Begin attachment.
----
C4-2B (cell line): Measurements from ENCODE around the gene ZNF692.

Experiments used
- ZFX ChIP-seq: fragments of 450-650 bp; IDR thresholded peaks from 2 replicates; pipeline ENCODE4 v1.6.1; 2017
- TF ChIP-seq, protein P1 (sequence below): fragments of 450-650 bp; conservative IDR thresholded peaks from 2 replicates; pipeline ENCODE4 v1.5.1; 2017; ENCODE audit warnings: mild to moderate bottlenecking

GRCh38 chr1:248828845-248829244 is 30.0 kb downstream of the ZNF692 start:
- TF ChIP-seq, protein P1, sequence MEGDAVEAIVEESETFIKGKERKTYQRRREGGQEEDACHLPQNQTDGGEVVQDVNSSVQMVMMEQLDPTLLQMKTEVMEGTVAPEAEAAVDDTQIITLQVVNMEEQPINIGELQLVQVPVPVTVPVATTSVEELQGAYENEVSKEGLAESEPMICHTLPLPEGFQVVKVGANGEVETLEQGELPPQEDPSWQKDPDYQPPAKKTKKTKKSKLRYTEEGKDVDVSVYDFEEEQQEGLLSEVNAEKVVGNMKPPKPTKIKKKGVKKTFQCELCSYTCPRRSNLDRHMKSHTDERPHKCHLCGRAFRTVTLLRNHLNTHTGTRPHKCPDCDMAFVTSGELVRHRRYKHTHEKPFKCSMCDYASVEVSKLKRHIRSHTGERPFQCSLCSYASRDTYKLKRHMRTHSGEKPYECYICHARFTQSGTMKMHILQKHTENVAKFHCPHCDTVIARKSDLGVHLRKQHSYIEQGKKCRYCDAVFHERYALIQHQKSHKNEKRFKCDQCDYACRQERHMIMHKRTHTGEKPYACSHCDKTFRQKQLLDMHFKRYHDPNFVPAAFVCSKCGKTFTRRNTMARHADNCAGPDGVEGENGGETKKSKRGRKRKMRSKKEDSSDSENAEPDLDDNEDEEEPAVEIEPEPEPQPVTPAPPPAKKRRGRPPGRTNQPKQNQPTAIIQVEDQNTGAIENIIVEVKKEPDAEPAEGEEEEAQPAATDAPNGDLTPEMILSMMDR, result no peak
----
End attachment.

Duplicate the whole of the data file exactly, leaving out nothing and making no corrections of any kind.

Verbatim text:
C4-2B (cell line): Measurements from ENCODE around the gene ZNF692.

Experiments used
- ZFX ChIP-seq: fragments of 450-650 bp; IDR thresholded peaks from 2 replicates; pipeline ENCODE4 v1.6.1; 2017
- TF ChIP-seq, protein P1 (sequence below): fragments of 450-650 bp; conservative IDR thresholded peaks from 2 replicates; pipeline ENCODE4 v1.5.1; 2017; ENCODE audit warnings: mild to moderate bottlenecking

GRCh38 chr1:248828845-248829244 is 30.0 kb downstream of the ZNF692 start:
- TF ChIP-seq, protein P1, sequence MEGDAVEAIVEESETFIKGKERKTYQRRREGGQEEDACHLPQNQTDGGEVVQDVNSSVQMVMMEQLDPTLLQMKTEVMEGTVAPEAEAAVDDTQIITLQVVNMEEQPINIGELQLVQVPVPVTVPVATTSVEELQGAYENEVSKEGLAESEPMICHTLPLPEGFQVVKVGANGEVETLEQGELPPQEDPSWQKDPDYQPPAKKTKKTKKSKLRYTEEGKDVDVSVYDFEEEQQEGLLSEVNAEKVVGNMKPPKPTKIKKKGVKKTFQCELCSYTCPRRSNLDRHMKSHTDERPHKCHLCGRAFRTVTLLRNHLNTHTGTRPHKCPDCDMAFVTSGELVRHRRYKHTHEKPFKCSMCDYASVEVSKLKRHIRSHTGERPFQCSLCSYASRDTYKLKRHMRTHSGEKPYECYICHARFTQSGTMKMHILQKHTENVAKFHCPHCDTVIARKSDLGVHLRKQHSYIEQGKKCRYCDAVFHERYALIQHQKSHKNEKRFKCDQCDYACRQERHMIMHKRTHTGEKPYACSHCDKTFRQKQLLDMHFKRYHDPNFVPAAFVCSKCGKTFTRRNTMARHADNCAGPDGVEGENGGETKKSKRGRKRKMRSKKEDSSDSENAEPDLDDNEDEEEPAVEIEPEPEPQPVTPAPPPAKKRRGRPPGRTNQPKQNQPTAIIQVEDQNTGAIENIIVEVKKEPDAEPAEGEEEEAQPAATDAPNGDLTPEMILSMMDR, result no peak